If you want to avoid problems caused by variations in update speed you need to make your game logic fps independent, even with setTimeout. Little tipp btw: call setTimeout at the beginning at your loop function (maybe you already know it, I just want to make sure :) )

 

Thanks, I have seen that before, but never really knew why. Care to enlighten me? :)

 

You need to make your calculations based on the delta, even if requestAnimationFrame will most likely be ~60fps, because not ALL devices are 60fps. And in the future, when all devices are 120hz, people might still be playing your game! :)

 

The logic for frame limiting in requestAnimationFrame is as simple as this:

elapsedTimeSinceUpdate = elapsedTimeSinceUpdate + deltaTime; // add the time since last refresh to the elapsed time since the last updateif (elapsedTimeSinceUpdate > 16.6666666) { //60fps = ~16.666666 milisecs    update(elapsedTimeSinceUpdate); //update logic is called here    elapsedTimeSinceUpdate = 0; // reset the time because we are calling the logic}render(deltaTime); // call the render code every frame

You will still need to use the delta/elapsedTime in your render/update calculations, because while this code guarantees that update will not be called faster than 60fps, it could be slower than 60fps.

 

 

Yeah, I guess that I am a little bit guilty of using hyperbole when saying never, never, never use setTimeout... But from what I understand about the question, I would say in this case it isn't a good idea.

 

In fact, if he is using node-webkit, he could even use something like workers: http://www.w3schools.com/html/html5_webworkers.asp

 

Thanks, that works! But, the jittering occurs as soon as I start multiplying values by delta time.

 

You should be basing updates on the delta time, linear interpolation is your friend here.

 

I know how to lerp, but what values should I lerp? And by how much?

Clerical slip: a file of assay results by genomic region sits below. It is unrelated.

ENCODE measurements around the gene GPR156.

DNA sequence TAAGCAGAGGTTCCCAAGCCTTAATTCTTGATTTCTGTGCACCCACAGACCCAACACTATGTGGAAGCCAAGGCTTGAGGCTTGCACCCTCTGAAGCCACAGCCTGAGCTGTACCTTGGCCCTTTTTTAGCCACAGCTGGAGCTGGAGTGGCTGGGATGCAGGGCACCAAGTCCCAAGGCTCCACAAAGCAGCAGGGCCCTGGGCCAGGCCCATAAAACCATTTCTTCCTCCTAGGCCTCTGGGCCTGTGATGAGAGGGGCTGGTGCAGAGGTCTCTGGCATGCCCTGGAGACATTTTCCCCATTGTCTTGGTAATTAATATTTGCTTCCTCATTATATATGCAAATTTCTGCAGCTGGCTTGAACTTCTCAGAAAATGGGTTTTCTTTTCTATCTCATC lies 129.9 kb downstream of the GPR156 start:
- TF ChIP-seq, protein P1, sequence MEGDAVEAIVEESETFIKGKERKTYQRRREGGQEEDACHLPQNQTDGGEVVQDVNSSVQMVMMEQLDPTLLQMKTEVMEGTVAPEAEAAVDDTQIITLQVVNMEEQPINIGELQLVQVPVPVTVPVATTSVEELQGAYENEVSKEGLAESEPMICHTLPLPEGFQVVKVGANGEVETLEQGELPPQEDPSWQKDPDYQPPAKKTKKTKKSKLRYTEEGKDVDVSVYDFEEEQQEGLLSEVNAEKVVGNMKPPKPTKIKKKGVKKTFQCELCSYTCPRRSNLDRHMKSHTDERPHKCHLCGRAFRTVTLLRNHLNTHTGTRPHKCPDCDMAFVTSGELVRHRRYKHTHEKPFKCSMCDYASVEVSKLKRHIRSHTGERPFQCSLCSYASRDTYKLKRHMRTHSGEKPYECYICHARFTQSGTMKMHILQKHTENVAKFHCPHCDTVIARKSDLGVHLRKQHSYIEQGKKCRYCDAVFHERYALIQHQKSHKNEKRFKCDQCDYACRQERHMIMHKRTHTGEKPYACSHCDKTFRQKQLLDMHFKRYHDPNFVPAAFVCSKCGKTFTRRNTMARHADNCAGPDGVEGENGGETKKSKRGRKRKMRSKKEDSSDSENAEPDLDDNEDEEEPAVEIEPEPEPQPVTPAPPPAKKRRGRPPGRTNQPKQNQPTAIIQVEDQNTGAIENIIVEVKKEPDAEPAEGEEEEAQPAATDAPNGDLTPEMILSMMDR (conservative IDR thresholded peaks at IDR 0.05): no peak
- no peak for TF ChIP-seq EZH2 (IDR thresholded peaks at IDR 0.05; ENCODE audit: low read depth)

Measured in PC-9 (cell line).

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Can you post some of the code where you are multiplying the delta time?

core.logic = (function(){	var logic = {};	var target     = 1000 / 60;	logic.leftOver = 0;	logic.buffer   = 0;	logic.tick = function(dt){		core.time.tick();//Update the delta time.		requestAnimationFrame(function(){ core.logic.tick(core.time.delta); });				logic.buffer += dt;		if(logic.buffer >= target){			logic.update(dt / 1000);			logic.buffer = 0;		}		core.render();		};	logic.update = function(dt){		core.square.x += 75 * dt;	};	logic.lerp = function(a, b, x){		return a + x * (b - a);	};	return logic;})();

It doesn't jitter by very much (at all), and perhaps animation would make it barely noticeable, but it annoys the hell out of me. (Though, my 11 year old brother noticed it without me pointing it out, so I do need to fix it really.)

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Just out of curiosity what browsers are you testing this in? Are you noticing the same issue in all of them?

 

Node Webkit, happens in Chrome too.

 

Though, I think I might have fixed it now!

core.logic = (function(){	var logic = {};	var target     = 1000 / 60;	logic.leftOver = 0;	logic.buffer   = 0;	logic.tick = function(dt){		core.time.tick();//Update the delta time.		requestAnimationFrame(function(){ core.logic.tick(core.time.delta); });		if(1 / (core.time.delta / 1000) < 30){ console.warn("FPS DIP!  " + 1 / (core.time.delta / 1000) + " " + Date() + " " + logic.buffer + " " + core.time.delta) }				logic.buffer += dt;		while(logic.buffer >= target){			logic.update(dt / 1000);			logic.buffer -= target;		}		core.render();		};	logic.update = function(dt){		//core.square.rotation += 0.01;		if(core.square.x < 1240){ core.square.x += 1; }		else{ core.square.x = 0; }	};	logic.lerp = function(a, b, x){		return a + x * (b - a);	};	return logic;})();

However, the framerate goes down a fair bit when the buffer gets to the point of having to update twice, though only every couple of minutes, also barely noticeable as it goes right up again. The motion of the square is silky smooth! :)

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Thanks, I have seen that before, but never really knew why. Care to enlighten me?  :)

 

Sure :) it's quite simple, just imagine following: Your loop-function needs 10ms to execute and you want it to run every 20ms. If you call setTimeout at the end of the function the function will start just every 30ms, because after you call the loop-function it will calculate for 10ms and after its finished it will call setTimeout (needs further 20ms). If you call setTimeout at the beginning the browser plans to start the loop 20ms later again and will calculate the function finish

Didn't help you now, but now you are enlightened :D

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Sure :) it's quite simple, just imagine following: Your loop-function needs 10ms to execute and you want it to run every 20ms. If you call setTimeout at the end of the function the function will start just every 30ms, because after you call the loop-function it will calculate for 10ms and after its finished it will call setTimeout (needs further 20ms). If you call setTimeout at the beginning the browser plans to start the loop 20ms later again and will calculate the function finish

Didn't help you now, but now you are enlightened :D

 

I see, thanks! Have a cookie :)